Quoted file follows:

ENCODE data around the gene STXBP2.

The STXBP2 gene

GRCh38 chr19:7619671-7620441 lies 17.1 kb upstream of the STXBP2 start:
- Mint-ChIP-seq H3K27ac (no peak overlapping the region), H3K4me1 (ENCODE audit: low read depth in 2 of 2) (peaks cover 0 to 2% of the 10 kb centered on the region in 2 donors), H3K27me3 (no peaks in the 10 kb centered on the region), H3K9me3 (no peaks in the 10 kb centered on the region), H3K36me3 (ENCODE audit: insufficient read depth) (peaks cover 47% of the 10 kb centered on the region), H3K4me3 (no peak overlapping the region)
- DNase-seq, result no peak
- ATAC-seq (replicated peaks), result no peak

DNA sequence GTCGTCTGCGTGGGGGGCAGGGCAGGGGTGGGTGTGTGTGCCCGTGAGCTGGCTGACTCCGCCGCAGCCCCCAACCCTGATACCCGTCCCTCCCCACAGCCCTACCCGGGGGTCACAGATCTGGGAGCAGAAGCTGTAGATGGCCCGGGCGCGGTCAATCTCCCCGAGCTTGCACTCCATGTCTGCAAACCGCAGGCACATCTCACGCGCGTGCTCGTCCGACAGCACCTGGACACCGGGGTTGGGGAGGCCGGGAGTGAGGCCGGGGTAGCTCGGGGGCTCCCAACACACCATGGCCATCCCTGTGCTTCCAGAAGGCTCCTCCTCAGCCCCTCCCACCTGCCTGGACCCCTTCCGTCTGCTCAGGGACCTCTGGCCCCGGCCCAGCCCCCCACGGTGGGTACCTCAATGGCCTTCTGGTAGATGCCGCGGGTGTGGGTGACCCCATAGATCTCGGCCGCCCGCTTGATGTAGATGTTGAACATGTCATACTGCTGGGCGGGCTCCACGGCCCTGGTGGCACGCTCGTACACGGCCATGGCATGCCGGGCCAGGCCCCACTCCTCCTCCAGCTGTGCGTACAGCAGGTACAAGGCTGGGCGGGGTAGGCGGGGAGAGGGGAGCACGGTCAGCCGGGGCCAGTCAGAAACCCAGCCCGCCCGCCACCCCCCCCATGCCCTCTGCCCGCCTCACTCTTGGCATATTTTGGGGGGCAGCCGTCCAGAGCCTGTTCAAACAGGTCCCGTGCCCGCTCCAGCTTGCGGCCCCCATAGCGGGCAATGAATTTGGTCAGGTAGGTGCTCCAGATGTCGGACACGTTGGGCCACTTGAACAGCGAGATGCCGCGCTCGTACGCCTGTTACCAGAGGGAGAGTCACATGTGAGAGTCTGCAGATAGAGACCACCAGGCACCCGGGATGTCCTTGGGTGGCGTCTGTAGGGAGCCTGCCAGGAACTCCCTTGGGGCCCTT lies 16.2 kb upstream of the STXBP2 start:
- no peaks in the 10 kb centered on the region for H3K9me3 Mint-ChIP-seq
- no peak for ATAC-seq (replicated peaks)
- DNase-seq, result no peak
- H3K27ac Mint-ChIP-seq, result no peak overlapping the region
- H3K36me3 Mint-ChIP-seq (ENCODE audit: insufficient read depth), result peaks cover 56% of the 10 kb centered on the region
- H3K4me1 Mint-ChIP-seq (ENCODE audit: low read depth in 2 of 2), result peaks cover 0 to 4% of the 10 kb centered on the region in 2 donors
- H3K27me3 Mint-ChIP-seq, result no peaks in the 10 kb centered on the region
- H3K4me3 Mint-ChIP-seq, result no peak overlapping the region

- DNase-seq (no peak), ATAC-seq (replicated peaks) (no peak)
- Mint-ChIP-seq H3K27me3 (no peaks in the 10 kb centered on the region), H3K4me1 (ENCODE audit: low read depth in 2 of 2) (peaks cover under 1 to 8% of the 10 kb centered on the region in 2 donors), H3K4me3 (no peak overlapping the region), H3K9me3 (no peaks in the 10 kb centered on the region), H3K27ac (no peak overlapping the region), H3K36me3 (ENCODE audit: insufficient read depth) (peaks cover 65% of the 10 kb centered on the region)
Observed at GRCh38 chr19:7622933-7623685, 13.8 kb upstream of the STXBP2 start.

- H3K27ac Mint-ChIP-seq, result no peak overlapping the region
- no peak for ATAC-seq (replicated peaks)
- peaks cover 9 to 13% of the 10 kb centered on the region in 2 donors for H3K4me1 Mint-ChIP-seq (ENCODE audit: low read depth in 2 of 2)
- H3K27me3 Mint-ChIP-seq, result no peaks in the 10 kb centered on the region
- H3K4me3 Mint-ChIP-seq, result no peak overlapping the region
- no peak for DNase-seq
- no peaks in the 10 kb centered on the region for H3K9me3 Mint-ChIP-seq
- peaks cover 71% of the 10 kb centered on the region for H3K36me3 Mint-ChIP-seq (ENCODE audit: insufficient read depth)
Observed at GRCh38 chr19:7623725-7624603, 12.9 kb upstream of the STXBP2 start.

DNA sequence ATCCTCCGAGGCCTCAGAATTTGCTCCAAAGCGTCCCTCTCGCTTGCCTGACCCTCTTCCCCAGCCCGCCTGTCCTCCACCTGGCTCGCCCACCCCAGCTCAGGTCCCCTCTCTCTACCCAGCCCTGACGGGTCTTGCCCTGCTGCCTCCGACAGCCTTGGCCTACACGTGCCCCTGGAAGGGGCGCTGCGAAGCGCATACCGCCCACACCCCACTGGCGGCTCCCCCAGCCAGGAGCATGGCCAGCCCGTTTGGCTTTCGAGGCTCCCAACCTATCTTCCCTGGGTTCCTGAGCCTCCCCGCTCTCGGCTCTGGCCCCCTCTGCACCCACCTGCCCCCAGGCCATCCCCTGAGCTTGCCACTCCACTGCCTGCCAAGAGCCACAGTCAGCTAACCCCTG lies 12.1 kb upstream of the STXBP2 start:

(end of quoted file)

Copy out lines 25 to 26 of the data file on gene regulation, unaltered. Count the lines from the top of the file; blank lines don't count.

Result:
- no peaks in the 10 kb centered on the region for H3K9me3 Mint-ChIP-seq
- peaks cover 71% of the 10 kb centered on the region for H3K36me3 Mint-ChIP-seq (ENCODE audit: insufficient read depth)